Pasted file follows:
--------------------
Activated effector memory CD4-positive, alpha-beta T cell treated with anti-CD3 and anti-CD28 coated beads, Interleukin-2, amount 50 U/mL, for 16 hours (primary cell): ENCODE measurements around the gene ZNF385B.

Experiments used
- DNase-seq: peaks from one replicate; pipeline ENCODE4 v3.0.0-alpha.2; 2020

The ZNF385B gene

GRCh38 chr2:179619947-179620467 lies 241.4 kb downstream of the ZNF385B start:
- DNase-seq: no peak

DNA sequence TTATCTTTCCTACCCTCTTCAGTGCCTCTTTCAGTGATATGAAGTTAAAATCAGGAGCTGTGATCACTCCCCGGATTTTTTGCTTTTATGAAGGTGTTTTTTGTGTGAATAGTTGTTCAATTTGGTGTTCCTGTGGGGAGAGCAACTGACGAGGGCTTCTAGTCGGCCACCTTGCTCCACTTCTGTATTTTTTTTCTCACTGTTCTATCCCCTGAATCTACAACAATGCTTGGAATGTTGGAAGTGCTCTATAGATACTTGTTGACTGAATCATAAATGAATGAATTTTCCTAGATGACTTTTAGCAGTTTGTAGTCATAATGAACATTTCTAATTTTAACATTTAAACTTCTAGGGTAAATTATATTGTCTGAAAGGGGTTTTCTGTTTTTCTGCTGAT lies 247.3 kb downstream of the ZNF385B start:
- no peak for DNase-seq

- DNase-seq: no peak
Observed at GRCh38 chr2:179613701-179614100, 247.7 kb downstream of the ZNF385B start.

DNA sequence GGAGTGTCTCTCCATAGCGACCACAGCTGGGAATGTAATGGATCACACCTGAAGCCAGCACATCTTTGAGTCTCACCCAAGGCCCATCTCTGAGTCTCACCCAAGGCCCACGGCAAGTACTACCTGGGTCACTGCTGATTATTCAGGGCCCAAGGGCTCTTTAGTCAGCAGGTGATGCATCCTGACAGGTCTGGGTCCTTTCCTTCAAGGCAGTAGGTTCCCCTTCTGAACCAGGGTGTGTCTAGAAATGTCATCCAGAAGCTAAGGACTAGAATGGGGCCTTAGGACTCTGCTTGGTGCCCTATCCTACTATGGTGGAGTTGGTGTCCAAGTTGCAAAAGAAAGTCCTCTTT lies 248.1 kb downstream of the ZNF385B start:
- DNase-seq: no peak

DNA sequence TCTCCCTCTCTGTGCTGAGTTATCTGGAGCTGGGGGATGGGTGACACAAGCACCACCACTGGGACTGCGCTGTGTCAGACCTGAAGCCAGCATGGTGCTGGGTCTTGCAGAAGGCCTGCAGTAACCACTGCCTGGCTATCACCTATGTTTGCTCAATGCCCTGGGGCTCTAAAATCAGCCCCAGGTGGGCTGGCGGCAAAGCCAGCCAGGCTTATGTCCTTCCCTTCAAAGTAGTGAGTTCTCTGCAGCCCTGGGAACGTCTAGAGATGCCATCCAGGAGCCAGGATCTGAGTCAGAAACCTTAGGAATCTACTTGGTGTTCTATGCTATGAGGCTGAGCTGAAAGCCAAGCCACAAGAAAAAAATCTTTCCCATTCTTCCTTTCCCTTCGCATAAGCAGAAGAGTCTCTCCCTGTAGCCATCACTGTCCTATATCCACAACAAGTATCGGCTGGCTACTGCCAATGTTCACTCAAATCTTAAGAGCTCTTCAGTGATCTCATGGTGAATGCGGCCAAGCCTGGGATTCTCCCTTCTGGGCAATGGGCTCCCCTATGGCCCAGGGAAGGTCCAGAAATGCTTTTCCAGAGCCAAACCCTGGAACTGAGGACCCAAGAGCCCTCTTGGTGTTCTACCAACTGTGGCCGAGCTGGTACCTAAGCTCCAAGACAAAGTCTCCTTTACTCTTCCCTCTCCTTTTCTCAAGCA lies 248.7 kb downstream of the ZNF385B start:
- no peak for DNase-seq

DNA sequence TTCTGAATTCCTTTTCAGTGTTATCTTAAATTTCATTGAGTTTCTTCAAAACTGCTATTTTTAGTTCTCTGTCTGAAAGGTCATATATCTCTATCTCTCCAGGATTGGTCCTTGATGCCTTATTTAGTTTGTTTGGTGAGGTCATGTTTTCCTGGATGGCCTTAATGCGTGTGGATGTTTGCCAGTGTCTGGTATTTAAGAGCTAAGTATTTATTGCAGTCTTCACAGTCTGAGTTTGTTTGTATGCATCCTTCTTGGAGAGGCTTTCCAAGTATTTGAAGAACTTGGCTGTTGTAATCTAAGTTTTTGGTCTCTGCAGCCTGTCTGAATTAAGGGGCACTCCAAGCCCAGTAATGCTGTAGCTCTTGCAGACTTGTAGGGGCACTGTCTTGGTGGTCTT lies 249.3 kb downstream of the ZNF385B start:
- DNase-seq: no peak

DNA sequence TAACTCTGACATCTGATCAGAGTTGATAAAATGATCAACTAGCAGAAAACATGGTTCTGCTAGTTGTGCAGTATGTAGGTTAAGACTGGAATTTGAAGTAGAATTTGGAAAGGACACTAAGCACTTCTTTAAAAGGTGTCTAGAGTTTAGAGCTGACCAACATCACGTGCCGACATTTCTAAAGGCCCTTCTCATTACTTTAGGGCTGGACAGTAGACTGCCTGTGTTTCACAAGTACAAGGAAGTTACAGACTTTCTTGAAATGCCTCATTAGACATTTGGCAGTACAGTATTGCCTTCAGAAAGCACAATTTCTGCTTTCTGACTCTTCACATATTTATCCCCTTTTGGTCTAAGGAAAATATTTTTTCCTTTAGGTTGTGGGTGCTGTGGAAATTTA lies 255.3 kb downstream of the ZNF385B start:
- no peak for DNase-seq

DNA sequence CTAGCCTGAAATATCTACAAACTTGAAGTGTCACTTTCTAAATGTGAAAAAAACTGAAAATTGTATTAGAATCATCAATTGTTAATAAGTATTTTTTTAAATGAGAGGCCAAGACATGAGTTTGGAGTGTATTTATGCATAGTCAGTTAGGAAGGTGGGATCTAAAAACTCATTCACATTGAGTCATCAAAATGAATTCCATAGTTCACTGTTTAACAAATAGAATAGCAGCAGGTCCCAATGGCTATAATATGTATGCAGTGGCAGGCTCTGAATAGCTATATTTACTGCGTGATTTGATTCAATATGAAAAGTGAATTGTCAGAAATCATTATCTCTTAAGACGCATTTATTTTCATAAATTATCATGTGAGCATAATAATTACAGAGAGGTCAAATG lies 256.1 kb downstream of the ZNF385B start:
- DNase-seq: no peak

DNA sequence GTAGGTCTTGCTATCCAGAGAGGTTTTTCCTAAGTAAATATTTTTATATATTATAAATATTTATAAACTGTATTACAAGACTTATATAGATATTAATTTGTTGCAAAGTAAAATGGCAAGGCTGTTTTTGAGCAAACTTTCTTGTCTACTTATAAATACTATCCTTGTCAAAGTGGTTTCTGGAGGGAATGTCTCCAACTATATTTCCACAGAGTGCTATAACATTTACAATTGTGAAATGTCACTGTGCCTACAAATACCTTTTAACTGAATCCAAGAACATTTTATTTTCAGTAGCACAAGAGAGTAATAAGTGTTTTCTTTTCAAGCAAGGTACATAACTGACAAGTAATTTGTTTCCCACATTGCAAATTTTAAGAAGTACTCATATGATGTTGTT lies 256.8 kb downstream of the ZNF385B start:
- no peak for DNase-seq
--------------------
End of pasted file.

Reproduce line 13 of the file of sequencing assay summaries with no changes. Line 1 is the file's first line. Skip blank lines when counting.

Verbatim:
DNA sequence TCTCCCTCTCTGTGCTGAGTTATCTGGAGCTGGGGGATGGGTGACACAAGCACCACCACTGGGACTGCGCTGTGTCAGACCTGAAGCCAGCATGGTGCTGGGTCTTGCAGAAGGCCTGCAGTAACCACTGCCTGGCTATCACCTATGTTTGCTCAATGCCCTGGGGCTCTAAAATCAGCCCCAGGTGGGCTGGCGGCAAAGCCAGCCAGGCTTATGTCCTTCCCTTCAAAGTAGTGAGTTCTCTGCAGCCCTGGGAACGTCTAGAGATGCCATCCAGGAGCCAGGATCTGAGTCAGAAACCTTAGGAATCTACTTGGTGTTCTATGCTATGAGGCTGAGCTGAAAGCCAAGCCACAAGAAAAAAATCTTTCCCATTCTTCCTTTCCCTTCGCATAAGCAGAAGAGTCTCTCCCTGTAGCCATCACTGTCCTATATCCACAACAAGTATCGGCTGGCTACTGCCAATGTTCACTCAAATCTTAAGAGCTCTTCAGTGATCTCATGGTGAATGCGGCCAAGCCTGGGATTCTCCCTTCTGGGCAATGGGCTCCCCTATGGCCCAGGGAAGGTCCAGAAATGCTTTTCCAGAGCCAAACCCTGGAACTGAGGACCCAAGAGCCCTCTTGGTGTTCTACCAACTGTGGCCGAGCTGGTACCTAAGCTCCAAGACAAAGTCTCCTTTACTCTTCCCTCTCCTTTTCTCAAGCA lies 248.7 kb downstream of the ZNF385B start: